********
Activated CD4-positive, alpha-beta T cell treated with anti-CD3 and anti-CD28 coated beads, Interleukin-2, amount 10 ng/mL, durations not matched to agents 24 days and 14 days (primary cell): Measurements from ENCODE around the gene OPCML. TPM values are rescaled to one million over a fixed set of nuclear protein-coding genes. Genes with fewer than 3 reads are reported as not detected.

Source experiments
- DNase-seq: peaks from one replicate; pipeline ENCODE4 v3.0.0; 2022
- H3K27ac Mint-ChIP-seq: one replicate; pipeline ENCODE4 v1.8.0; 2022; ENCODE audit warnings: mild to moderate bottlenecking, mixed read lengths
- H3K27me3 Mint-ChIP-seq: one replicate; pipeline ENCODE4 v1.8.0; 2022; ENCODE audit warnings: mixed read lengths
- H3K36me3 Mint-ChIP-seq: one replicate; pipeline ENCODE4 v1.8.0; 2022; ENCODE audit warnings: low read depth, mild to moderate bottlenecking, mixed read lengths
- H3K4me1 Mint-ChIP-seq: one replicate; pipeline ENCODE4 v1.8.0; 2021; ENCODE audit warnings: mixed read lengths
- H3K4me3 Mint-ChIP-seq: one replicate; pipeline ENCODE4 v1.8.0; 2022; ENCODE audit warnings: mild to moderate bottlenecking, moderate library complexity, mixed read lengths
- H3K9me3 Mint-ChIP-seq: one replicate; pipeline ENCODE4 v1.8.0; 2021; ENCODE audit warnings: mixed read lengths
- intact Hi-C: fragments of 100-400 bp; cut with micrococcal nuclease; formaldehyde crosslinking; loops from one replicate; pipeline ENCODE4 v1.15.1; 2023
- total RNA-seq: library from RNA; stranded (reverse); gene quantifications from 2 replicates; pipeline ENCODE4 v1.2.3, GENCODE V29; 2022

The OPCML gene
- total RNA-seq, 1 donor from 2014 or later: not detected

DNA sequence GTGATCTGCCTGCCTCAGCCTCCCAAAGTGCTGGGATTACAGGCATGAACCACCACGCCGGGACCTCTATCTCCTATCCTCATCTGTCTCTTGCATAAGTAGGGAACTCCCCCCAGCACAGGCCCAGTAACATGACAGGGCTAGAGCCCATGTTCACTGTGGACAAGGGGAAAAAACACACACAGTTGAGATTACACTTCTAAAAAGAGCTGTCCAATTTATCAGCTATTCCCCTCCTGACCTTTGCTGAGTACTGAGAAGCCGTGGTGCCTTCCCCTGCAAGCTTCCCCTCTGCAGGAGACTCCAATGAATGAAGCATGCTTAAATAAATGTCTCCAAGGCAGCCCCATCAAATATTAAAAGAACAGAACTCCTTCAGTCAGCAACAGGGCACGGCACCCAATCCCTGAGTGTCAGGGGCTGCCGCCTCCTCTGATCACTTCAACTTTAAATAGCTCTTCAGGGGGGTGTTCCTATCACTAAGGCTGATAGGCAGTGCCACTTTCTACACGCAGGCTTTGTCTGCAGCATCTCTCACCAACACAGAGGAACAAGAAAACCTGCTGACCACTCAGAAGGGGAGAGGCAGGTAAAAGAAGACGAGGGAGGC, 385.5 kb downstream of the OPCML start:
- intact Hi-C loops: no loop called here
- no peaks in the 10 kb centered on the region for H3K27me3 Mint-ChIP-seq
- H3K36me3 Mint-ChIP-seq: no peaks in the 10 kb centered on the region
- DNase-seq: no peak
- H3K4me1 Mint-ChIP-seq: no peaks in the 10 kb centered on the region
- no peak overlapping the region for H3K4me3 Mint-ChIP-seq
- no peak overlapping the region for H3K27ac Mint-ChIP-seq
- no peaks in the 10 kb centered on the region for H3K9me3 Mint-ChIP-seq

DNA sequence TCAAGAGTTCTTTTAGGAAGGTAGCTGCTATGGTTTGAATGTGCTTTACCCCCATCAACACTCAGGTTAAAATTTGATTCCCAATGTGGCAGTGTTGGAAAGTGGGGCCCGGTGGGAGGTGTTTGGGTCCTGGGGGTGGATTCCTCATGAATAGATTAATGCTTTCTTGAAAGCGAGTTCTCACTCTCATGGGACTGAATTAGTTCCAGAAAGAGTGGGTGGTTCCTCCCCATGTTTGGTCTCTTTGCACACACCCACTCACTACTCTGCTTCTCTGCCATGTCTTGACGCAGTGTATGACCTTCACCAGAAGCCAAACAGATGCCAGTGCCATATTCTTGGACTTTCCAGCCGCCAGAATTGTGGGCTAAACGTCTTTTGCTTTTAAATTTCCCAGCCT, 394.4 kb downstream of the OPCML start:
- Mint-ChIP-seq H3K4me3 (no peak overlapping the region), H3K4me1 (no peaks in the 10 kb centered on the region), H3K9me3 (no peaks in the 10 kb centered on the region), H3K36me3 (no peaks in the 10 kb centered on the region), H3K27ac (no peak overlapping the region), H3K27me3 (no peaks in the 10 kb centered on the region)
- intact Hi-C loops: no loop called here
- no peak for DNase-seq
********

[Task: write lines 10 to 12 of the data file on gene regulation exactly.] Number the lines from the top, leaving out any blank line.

- intact Hi-C: fragments of 100-400 bp; cut with micrococcal nuclease; formaldehyde crosslinking; loops from one replicate; pipeline ENCODE4 v1.15.1; 2023
- total RNA-seq: library from RNA; stranded (reverse); gene quantifications from 2 replicates; pipeline ENCODE4 v1.2.3, GENCODE V29; 2022

The OPCML gene